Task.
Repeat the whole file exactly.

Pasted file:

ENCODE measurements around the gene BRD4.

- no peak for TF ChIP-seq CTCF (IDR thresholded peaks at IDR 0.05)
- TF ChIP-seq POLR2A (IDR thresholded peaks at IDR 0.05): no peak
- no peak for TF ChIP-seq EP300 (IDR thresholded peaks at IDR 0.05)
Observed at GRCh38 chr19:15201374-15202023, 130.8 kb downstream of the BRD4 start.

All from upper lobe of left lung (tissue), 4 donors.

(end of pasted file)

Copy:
ENCODE measurements around the gene BRD4.

- no peak for TF ChIP-seq CTCF (IDR thresholded peaks at IDR 0.05)
- TF ChIP-seq POLR2A (IDR thresholded peaks at IDR 0.05): no peak
- no peak for TF ChIP-seq EP300 (IDR thresholded peaks at IDR 0.05)
Observed at GRCh38 chr19:15201374-15202023, 130.8 kb downstream of the BRD4 start.

All from upper lobe of left lung (tissue), 4 donors.